The Carbon Wedge Analysis is a way of presenting the effects various policy actions have toward meeting the Thurston County region’s greenhouse gas emissions reduction goals. Essentially, different policy actions help fill the ‘wedge’ between the ‘no action – baseline’ trajectory, and the targets. Each slice of the wedge represents the emissions saved by taking a specific policy action.
Some policy actions are fairly discrete, such as the updated Washington State Energy Code. Others are defined more broadly. For example, the analysis examined a “deep decarbonization pathway” for Washington’s electricity sector that could result from a range of state, regional, and national policy actions. It also examined the effects of increased adoption of electric vehicles (EVs), which could be achieved through a similarly broad set of local, state, and national policies and incentives. More details on each action and the analysis can be found in the assumptions documentation (link to documentation under More Information)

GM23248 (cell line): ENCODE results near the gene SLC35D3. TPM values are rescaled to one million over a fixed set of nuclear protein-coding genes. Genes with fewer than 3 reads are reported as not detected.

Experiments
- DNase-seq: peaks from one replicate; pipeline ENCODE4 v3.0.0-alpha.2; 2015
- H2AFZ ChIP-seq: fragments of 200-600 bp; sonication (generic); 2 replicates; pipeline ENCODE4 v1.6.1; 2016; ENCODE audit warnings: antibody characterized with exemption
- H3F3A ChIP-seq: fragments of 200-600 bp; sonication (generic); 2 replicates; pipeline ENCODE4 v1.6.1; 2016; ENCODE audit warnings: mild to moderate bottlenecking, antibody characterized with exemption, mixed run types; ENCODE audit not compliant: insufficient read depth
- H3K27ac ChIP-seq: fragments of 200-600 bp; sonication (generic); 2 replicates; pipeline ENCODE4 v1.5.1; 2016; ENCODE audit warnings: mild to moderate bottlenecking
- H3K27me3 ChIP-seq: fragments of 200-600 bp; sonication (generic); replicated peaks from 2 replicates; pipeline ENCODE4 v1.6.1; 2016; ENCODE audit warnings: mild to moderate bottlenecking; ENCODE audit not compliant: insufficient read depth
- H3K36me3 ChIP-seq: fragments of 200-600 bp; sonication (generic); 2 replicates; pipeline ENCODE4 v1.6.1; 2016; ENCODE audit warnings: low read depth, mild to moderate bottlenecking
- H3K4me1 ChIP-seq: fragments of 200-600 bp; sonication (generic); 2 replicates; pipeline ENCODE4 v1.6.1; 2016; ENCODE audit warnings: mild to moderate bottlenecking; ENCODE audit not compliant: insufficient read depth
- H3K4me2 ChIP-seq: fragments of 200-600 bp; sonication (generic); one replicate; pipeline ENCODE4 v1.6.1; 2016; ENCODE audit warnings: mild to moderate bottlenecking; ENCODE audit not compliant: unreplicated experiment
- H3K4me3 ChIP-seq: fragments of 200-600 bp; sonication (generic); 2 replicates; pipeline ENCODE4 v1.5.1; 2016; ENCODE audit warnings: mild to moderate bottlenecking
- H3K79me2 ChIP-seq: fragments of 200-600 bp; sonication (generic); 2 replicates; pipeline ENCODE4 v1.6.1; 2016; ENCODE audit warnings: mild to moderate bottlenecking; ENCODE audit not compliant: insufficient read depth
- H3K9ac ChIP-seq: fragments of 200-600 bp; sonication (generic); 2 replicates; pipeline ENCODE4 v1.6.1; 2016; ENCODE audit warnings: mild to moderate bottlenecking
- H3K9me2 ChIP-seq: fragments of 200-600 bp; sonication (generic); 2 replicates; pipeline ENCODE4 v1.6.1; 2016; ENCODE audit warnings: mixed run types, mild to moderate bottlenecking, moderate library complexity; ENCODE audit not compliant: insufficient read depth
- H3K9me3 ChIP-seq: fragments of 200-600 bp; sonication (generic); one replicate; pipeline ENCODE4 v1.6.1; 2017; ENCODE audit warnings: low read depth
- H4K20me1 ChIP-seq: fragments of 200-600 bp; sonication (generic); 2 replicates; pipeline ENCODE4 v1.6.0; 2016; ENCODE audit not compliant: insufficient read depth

The consultant team ran a few different scenarios of policy actions, including two alternatives for the mix of sources for electricity generation, and three scenarios for electric vehicle (EV) adoption. A full description of each of the policy actions can be found under More Information.
Climate Wedge Scenarios
All scenarios contain the following policy actions:
Electricity generation meets Washington Renewable Portfolio Standard over time
New buildings follow Washington Energy Code
Vehicle fuel economy meets U.S. Corporate Average Fuel Economy (cafe) standards over time
After 2035, new buildings follow a Washington Energy Code extension to achieve net-zero energy for new buildings by 2050
Vehicle miles traveled is reduced consistent with regional targets occurs over time
Fuel efficiency meets a Low Carbon Fuel Standard
As shown in the table below, scenarios vary based on two factors:
Sources of fuel for Electricity Generation (two alternatives)
Electric Vehicle market share (three alternatives)
Actions effect on each other. For instance, the high scenario for electric vehicles is less effective when electricity is generated by carbon-intense sources.